Skraper offers 2 ways of scraping web pages: the easy way and the hard way. This tutorial is about the hard way where you configure a data scraper completely from scratch by providing your own commands.


  • Understanding of the basic programming principles
  • HTML/CSS/JS knowledge (you will write your own CSS/XPath selectors)

How does it work?

A job is a chain of commands that runs on a web page. Skraper opens the Start URL of your job and runs your commands until the end (e.g. until navigation is not possible or the item you want to scrape doesn't exist). There are commands to navigate between pages, find elements, extract data, and more.

Skraper commands provide a clean promise-like interface and it supports hybrid CSS 3.0 and XPath 1.0 selectors. If you are a developer who has worked with JavaScript before, you will feel at home 🏡


These are all of the commands that are available for chaining in Skraper:

  • find ( selector )

Find elements based on selector anywhere within the current document and set the context for the next commands to these elements.

  • filter ( selector )

Discard any nodes from the current context that do not match selector

  • match ( RegExp )

Discard any nodes from the current context whose contents do not match RegExp

  • set ( isMultiple, key, dataType [, selector] )

Set key to the value of selector (if a selector is not given, sets the current element text in the current context). If isMultiple is true, sets all of the values found as an array. dataType lets Skraper parse the values appropriately.

set(false, 'title') // set current element text to `title` column
set(false, 'title', 'a.title') // set text of 'a.title' to `title` column
set(true, 'images', 'img@src') // set `src` of images to `images` column
  • set-nested ( isMultiple, key, commands )

Just like the set command, but it evaluates the provided commands and sets their value to the key column so you can create dynamic columns and nested values.

// follow the link in the 3rd column (`td[3] a@href`) and set `lat` to text of `.latitude` element, `lng` to text of `.longitude` element in the next page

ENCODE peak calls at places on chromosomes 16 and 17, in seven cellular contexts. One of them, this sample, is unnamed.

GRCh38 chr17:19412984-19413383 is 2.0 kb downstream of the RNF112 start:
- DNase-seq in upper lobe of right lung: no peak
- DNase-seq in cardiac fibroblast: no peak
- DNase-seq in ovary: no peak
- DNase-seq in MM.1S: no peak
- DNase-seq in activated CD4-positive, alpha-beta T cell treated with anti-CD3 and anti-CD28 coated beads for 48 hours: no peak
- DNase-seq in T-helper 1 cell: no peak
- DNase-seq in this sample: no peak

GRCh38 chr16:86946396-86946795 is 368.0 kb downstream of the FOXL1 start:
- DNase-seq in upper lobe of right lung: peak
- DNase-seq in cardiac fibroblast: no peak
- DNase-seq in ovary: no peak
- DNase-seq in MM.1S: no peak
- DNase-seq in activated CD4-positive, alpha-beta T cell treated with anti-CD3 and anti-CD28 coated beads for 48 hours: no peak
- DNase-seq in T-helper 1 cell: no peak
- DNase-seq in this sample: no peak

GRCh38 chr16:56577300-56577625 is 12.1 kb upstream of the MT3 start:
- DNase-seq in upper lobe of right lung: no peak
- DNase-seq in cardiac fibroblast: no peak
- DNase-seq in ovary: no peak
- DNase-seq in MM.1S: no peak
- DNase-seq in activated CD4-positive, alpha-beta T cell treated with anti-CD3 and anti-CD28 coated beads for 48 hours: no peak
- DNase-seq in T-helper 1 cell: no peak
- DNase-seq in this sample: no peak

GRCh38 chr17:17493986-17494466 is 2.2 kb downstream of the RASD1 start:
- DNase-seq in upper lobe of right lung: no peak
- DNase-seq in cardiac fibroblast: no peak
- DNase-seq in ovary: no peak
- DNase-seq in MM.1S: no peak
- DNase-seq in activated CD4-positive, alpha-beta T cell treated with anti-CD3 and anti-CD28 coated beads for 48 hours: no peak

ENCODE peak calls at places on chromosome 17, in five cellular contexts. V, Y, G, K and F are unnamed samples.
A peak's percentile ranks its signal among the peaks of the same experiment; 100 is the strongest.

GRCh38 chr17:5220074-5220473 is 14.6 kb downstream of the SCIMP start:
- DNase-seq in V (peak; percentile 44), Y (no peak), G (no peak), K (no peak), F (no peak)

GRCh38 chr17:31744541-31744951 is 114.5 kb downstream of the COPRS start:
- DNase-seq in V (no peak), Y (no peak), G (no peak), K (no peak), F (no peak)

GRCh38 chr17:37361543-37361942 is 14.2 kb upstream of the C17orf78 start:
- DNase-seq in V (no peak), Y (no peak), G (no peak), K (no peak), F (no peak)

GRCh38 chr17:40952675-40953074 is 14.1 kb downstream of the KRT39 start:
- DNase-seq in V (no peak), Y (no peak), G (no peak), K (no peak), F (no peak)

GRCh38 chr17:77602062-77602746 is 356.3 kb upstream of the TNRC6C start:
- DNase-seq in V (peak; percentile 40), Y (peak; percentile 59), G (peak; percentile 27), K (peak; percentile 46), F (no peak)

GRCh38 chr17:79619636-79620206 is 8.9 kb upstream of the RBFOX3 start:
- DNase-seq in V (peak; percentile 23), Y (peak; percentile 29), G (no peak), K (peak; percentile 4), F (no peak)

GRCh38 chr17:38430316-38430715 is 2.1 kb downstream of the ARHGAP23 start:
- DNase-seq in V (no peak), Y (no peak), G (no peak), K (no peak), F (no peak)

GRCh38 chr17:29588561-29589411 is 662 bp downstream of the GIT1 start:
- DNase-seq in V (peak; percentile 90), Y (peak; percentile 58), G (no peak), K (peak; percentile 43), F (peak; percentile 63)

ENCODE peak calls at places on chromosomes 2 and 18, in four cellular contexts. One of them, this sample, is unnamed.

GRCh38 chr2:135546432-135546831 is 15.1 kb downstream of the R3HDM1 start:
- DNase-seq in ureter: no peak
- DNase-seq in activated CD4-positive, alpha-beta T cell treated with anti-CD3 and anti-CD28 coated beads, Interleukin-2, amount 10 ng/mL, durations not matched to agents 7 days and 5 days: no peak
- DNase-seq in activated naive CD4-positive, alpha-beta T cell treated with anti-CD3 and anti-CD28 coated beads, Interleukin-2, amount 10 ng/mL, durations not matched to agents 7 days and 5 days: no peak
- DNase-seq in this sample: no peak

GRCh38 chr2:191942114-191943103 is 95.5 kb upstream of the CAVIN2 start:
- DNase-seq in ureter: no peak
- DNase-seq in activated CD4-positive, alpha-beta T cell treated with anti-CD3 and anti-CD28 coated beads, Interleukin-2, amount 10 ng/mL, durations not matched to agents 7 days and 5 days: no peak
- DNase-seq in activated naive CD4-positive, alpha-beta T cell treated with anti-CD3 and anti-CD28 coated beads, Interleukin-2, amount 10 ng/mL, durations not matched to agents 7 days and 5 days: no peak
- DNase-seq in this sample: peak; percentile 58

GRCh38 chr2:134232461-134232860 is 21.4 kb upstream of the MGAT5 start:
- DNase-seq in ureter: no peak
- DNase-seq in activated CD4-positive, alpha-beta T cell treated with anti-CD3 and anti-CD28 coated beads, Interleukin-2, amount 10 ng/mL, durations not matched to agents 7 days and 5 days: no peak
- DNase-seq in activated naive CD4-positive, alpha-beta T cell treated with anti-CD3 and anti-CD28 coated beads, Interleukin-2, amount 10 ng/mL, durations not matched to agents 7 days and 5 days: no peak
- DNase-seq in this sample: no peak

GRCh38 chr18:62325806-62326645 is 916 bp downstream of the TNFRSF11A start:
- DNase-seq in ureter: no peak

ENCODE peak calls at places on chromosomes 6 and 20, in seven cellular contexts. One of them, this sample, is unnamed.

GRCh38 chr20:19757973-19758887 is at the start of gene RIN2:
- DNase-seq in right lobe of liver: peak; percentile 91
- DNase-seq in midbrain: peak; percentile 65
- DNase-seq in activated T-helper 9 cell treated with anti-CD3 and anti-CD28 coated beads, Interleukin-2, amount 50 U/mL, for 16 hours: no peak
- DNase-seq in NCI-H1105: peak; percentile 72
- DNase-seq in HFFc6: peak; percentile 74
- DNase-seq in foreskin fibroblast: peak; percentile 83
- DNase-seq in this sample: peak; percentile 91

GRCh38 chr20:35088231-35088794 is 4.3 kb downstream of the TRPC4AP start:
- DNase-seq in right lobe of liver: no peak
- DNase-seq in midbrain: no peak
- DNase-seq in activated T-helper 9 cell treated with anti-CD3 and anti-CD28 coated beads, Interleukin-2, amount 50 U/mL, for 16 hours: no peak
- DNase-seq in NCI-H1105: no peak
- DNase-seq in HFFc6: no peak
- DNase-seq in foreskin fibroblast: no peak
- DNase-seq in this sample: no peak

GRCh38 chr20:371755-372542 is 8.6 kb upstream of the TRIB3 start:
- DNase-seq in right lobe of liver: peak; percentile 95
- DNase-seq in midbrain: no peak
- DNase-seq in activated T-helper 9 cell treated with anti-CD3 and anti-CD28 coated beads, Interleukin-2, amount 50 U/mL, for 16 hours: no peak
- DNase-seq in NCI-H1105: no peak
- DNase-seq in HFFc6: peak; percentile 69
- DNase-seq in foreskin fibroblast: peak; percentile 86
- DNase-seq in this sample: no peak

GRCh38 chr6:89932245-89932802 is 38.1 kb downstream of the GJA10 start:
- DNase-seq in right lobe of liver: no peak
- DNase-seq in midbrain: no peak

follow('td[3] a@href'),
        set(false, 'lat', '.longitude'),
        set(false, 'lng', '.latitude')
  • paginate ( selectorOrJsonString [, limit] )

Paginate the next commands limit times based on selector. If a limit is not given, Skraper will paginate until it can't find the selector.

selectorOrJsonString: A string for either:

  • an element with the next page URL in its inner text or in an attribute that commonly contains a URL (href, src, etc.)
  • an element whose name and value attributes will respectively be added or replaced in the next page query.
  • a JSON object where each key is a query parameter name and each value is either a selector string or an increment amount (+1, -1, etc.).
paginate('a.nextPage') // go to `a.nextPage` `@href`
paginate('link[rel="next"]@href') // go to `link` `@href`
paginate('input[name="offset"]') // update `offset` parameter of the next query

// adds 20 to the `startIndex` query parameter
// sets `page` query parameter to `a.nextPage` content
// stops after 15 requests are made
paginate({ startIndex: +20,  page: 'a.nextPage' }, 15)
  • follow ( selector )

Follow URLs found via selector.

  • delay ( seconds )

Delay starting the next command for seconds.

  • login ( user , pass [, success] [, fail] )

Submit a login form.

user - A string containing a username, email address, etc.
pass - A password string
success (optional) - A selector string determining if the login attempt succeeded
fail (optional) - A selector string determining if the login attempt failed

How it works: login finds the first form containing input[type="password"] and uses that input as the password field. It will use the preceding input element as the user field.